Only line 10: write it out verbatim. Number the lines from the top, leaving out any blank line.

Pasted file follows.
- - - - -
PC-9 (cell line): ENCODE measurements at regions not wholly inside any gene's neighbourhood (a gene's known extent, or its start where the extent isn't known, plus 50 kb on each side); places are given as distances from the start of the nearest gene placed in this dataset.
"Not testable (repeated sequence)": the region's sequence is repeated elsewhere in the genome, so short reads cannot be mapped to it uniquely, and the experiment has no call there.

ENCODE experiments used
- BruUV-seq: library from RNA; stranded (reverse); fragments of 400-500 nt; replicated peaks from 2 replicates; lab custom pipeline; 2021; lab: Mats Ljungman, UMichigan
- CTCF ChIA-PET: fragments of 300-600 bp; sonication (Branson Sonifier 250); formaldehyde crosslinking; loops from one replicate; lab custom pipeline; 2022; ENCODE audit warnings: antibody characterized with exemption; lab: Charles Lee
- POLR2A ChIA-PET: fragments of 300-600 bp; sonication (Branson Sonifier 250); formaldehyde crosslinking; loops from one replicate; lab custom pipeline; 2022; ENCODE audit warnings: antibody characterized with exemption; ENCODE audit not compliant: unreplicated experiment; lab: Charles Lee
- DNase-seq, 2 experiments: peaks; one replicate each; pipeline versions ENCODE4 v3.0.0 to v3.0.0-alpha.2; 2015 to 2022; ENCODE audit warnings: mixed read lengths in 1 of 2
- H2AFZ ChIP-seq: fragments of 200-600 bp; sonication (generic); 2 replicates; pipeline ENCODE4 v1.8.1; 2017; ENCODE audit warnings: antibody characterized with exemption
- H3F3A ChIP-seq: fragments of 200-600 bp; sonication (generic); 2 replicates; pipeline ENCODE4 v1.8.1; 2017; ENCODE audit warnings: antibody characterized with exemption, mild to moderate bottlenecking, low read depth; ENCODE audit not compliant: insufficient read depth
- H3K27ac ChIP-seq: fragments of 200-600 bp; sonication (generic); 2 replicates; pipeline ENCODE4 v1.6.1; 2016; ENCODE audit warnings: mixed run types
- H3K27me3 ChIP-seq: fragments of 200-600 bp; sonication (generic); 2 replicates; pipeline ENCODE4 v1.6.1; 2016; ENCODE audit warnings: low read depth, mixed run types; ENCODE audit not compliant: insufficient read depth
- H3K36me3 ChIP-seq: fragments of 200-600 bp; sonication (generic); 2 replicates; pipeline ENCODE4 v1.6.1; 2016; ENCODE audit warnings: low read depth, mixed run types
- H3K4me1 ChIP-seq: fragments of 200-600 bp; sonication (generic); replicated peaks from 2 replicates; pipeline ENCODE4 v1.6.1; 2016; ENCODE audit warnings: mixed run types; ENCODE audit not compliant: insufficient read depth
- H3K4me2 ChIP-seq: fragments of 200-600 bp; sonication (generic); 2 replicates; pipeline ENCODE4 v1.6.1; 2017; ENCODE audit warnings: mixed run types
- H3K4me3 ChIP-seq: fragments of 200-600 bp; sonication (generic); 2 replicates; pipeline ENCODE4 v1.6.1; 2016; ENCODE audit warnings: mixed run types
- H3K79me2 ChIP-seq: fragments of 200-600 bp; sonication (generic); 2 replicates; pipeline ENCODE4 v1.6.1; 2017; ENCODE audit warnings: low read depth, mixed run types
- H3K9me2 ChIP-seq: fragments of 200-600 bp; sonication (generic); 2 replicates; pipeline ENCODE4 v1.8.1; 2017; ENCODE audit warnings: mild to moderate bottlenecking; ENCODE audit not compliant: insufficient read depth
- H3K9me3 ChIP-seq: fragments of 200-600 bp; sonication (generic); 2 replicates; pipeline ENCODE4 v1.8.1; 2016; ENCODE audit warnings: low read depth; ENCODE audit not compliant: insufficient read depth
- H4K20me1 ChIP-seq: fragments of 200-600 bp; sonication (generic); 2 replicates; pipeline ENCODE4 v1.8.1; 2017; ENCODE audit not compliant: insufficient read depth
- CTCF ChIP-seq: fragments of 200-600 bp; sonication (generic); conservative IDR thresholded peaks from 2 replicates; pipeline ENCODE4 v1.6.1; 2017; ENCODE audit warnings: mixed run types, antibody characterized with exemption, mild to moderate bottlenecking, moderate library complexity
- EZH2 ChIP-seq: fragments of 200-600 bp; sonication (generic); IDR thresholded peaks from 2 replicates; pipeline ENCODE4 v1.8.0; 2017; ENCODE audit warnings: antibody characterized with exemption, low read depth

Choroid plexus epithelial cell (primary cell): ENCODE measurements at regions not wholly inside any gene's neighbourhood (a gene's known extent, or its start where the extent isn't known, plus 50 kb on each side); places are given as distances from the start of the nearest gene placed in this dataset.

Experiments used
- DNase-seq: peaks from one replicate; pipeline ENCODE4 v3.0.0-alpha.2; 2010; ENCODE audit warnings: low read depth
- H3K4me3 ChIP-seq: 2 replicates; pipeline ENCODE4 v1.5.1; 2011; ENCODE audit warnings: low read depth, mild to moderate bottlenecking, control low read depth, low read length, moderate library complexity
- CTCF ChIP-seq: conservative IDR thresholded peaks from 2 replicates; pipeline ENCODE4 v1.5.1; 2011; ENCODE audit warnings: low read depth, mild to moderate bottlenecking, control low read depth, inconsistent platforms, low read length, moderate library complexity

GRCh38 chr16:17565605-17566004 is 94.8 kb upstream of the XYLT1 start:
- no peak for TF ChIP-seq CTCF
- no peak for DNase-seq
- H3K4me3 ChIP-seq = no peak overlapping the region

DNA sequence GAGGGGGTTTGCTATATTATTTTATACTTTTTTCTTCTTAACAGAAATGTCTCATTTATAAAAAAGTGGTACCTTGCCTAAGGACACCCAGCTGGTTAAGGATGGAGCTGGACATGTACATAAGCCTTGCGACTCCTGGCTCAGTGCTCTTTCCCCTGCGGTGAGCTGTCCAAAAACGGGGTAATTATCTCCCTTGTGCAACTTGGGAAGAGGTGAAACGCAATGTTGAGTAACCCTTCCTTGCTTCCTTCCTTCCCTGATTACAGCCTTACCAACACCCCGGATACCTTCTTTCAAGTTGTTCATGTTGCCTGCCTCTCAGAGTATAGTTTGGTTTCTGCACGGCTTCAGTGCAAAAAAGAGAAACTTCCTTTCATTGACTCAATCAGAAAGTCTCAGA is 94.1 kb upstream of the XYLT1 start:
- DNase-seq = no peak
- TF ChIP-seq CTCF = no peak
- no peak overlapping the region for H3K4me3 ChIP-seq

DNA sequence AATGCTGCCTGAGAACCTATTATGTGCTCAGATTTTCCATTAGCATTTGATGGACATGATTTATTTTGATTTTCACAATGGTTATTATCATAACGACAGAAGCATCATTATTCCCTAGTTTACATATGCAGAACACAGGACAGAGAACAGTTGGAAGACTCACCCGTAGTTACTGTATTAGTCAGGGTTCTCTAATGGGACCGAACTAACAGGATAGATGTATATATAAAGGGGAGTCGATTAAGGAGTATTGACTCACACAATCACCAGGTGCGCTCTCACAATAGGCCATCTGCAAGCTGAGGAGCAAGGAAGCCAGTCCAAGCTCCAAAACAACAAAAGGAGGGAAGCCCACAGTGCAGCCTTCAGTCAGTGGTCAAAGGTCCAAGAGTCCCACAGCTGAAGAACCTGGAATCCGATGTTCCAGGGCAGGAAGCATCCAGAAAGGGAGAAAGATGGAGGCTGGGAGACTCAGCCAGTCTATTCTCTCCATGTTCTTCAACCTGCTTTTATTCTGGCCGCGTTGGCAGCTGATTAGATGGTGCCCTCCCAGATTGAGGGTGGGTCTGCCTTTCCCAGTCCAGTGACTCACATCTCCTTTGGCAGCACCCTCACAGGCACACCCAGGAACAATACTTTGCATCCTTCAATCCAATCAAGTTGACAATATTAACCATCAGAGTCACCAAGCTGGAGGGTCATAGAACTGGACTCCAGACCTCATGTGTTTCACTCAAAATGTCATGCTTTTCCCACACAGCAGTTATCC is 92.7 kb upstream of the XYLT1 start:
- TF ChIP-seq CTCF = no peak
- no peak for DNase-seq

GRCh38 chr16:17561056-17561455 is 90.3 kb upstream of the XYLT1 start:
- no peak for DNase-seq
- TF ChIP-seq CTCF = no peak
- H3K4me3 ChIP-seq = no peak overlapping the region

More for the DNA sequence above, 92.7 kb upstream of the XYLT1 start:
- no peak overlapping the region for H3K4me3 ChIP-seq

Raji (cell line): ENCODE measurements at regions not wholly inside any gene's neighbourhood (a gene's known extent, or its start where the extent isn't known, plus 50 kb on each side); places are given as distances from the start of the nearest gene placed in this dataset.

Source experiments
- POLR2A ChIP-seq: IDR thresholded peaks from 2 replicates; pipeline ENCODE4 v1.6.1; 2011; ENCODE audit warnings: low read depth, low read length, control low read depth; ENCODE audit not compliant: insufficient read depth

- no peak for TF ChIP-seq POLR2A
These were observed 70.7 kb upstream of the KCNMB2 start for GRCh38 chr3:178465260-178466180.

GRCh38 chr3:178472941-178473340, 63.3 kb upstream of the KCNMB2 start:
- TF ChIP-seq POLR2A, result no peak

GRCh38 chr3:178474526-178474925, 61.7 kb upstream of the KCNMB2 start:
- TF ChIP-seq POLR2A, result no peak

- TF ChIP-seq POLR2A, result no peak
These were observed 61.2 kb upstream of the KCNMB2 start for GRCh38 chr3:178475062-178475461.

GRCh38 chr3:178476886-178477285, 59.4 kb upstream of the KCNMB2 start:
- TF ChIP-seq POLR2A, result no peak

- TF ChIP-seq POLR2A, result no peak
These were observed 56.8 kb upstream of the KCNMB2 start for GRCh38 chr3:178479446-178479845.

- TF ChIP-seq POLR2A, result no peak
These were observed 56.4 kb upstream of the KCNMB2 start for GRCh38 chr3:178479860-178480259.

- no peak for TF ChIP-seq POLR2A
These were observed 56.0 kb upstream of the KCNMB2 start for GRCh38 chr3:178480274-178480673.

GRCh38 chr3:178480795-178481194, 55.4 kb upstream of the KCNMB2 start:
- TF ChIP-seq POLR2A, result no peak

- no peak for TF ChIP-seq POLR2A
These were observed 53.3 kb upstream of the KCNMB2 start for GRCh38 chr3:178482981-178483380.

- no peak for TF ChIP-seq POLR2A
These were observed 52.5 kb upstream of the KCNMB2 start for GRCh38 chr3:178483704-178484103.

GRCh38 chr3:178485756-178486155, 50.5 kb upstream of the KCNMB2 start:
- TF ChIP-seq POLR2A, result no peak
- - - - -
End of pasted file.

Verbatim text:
- H3K27ac ChIP-seq: fragments of 200-600 bp; sonication (generic); 2 replicates; pipeline ENCODE4 v1.6.1; 2016; ENCODE audit warnings: mixed run types